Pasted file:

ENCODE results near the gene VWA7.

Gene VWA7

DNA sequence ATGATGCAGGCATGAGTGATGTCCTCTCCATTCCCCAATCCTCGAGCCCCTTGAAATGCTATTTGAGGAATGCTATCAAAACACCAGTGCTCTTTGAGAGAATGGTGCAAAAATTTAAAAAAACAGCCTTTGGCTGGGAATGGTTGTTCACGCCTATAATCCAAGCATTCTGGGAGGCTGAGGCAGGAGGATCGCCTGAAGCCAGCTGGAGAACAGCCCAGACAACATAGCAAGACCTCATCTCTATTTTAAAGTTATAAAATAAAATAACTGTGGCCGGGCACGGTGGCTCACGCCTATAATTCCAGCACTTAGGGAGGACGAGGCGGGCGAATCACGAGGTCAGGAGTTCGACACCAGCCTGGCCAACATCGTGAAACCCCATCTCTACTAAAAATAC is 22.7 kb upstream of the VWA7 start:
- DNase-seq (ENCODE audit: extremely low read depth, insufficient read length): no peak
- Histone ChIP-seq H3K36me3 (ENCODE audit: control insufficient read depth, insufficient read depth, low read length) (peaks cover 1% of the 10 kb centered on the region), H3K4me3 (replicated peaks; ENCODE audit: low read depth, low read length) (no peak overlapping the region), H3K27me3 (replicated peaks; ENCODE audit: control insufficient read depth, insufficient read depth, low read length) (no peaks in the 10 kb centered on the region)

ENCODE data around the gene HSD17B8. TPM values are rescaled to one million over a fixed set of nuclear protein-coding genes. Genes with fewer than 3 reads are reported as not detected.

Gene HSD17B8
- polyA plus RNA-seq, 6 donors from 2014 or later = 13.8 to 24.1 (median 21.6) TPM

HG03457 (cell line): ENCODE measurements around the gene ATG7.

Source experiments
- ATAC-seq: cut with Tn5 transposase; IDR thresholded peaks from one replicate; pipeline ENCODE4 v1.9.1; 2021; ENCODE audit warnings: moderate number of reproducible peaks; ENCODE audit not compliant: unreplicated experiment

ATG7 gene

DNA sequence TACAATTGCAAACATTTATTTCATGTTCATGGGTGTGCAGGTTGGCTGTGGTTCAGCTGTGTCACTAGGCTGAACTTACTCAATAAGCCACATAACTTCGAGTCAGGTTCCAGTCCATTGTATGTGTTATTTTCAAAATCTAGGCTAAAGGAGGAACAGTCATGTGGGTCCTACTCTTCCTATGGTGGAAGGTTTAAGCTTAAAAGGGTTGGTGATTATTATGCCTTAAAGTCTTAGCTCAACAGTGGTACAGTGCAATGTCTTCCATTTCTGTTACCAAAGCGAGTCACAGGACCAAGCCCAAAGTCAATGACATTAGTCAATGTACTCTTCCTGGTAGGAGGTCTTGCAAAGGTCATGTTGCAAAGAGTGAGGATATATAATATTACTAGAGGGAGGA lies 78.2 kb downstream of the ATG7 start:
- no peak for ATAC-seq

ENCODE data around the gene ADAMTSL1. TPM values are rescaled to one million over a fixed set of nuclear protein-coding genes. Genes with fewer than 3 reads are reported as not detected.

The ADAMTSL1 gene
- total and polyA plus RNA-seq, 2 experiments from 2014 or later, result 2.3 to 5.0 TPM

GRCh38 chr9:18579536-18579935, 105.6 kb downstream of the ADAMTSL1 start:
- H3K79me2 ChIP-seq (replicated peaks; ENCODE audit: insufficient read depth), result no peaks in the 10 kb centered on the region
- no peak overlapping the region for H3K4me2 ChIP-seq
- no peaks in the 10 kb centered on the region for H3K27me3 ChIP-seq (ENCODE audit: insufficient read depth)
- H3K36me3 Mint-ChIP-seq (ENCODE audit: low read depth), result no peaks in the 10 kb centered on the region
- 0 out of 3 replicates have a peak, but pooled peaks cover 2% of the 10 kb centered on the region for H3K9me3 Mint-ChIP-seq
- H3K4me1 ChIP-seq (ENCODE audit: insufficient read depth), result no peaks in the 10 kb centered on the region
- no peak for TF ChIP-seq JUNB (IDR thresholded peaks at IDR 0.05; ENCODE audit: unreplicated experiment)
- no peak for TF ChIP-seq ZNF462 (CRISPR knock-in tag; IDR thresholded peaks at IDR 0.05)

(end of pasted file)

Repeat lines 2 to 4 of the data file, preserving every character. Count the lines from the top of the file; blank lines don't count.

Gene VWA7

DNA sequence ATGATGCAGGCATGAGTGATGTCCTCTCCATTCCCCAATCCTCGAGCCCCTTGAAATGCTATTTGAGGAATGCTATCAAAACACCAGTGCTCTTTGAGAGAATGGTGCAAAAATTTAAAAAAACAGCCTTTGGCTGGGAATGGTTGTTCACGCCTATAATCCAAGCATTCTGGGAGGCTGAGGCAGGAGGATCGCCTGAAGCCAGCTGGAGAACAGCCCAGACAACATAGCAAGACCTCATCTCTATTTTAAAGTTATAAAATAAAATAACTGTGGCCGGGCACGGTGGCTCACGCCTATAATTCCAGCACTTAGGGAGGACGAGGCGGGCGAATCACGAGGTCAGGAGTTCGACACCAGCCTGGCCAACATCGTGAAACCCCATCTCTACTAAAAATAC is 22.7 kb upstream of the VWA7 start:
- DNase-seq (ENCODE audit: extremely low read depth, insufficient read length): no peak